Crackdown and arrests reported by the Fact-Finding Mission

Crackdown and arrests reported by the Fact-Finding Mission
Violations against protesters and activists continue (REUTERS/Nada Harib via Gallo Images)

Peaceful Assembly and Expression

A report published by the Independent Fact-Finding Mission on Libya in March 2022 cites multiple violations affecting the transition to democracy and the integrity of the electoral process in Libya, including the intimidation and harassment of activists, attacks on the judiciary as a protector of human rights, and mass violations affecting vulnerable groups including migrants, women, peace activists and detainees.

The report documents alarming reports of attacks on civil society organisations, activists and human rights defenders in Libya. The report refers to several restrictive laws and regulations, including the Anti-Cybercrime Law ratified on 26th October 2021. As reported by IFEX, the Law makes provision for a myriad overbroad and ambiguous terms that would give the Libyan judicial authorities extensive discretionary power to restrict online freedom of expression. For example:

  • Article 4 stipulates that the use of the internet and new technologies is considered “legal”, provided that “public order and morality” are respected. Hence, any use that violates these ambiguous concepts can be deemed illegal. Additionally, violation of “public order and morality” has already been used repeatedly to persecute journalists and HRDs.
  • According to Article 37, “whoever spreads a rumour or publishes information or data that threaten security or public safety in Libya or any other country,” shall be imprisoned for a period of up to fifteen years, in addition to facing a heavy fine of no less than ten thousand Libyan Dinars.
  • Article 35 provides for the imprisonment of “anyone who is aware of the commission or attempted commission of any of the crimes stipulated in this law”, even though it includes phrases having a general and broad meaning.

IFEX notes that such broad and ambiguously drafted articles are in violation of international human rights standards and Article 19 of the International Covenant on Civil and Political Rights (ICCPR).

Additionally, despite UN human rights officials warning about the crackdown on civil society, arbitrary arrests continue to be used as a tool to silence HRDs.The report notes:

“activists are routinely threatened online, mainly on the platforms Facebook and Club House, and live under the constant fear of abduction, arrest and arbitrary detention.”

Other concerning developments, related to gender rights, were noted by the mission:

  • Activists, specifically women activists, and their female relatives face threats of sexual violence. This was noted as “tactics used to terrify and silence activists.”
  • People face abuse or arrest, including sexual violence because of their sexual orientation or gender identity. In one such example documented, two men in a car were stopped by an armed group, who checked their mobile phones. After they found content on a phone suggesting that the men were gay, they arrested them. One man was reportedly held in Mitiga prison and sexually abused while there.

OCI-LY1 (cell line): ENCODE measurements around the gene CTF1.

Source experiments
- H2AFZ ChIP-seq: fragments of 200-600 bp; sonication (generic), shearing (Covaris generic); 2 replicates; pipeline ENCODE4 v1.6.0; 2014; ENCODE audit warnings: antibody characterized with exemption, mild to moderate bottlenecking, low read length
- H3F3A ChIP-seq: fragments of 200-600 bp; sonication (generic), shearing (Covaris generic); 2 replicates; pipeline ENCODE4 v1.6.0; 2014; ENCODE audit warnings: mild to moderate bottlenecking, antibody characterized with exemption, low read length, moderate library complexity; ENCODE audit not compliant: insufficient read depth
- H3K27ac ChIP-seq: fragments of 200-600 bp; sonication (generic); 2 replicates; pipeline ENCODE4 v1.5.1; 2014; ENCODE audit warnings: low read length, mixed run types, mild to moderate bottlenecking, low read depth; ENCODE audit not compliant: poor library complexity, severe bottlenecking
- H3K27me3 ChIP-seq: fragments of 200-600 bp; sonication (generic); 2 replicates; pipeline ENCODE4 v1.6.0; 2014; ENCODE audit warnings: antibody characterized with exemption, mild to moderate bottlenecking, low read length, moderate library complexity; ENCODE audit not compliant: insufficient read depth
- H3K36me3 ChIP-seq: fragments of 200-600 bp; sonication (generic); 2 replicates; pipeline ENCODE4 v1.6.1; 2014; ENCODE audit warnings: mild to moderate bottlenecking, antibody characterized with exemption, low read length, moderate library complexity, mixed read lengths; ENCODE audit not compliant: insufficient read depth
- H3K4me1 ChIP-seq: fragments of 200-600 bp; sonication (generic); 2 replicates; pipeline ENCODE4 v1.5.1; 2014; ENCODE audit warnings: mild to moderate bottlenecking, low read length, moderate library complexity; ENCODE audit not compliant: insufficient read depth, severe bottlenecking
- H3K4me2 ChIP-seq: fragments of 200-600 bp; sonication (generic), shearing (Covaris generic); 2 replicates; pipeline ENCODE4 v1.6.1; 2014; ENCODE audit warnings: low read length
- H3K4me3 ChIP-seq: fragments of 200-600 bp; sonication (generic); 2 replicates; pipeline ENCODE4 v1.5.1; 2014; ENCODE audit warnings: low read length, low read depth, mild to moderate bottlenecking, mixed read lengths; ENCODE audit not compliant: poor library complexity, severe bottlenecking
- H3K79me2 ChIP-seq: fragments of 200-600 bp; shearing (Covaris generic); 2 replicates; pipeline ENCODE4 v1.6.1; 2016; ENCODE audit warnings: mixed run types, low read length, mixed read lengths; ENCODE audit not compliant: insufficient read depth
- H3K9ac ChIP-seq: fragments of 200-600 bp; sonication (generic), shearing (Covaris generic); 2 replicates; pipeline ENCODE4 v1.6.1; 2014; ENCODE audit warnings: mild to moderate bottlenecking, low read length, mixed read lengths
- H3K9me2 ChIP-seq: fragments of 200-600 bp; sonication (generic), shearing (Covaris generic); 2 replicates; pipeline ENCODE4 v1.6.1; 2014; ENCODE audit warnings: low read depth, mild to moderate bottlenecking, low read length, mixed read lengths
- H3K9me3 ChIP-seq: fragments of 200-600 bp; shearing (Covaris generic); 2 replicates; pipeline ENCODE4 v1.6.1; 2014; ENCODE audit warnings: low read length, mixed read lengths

In another concerning development, Amnesty International reported that on 19th March 2022 protests took place in Sirte to call for compensation for the victims of the 2011 NATO airstrikes. Following this, nine peaceful protestors and journalists were arrested by the Internal Security Agency (ISA), a collection of powerful armed groups operating in areas under the control of the Libyan Arab Armed Forces (LAAF).

“The arbitrary detention of these peaceful protesters for demanding justice and reparation in connection to the 2011 armed conflict shows just how intolerant LAAF and affiliated armed groups are of any independent activism, even if not critical of their rule. The LAAF must immediately ensure the release of all those detained simply for exercising their rights to peaceful assembly and expression,” said Diana Eltahawy, Deputy Director for the Middle East and North Africa at Amnesty International.

On 26th March 2022, Ali al-Rifawi, a reporter at TV channel 218, who was covering the protest, was arrested by armed men and taken to an undisclosed location.

The Committee to Protect Journalists (CPJ) called for al-Rifawi’s immediate release and noted thatprior to his arrest the mayor of Sirte filed a complaint accusing the journalist of influencing public opinion due to his coverage of corruption issues in Sirte.

“The Libyan Arab Armed Forces’ arrest of journalist Ali al-Rifawi and refusal to disclose his current location for almost a month shows the extent to which authorities are willing to go to muzzle journalists covering local events. Authorities must immediately and unconditionally release al-Rifawi and refrain from arresting journalists who are just doing their jobs,” said Sherif Mansour, CPJ’s Middle East and North Africa program coordinator.

Earlier in November 2021, the ISA arrested at least 13people due to their alleged participation in a protest in support of Saif al-Islam al-Gaddafi’s candidacy for the presidential elections, which were later postponed.